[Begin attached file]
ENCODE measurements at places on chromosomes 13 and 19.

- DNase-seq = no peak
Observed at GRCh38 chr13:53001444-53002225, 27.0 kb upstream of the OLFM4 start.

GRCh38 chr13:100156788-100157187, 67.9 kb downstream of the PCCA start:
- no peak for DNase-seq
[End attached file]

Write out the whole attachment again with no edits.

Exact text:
ENCODE measurements at places on chromosomes 13 and 19.

- DNase-seq = no peak
Observed at GRCh38 chr13:53001444-53002225, 27.0 kb upstream of the OLFM4 start.

GRCh38 chr13:100156788-100157187, 67.9 kb downstream of the PCCA start:
- no peak for DNase-seq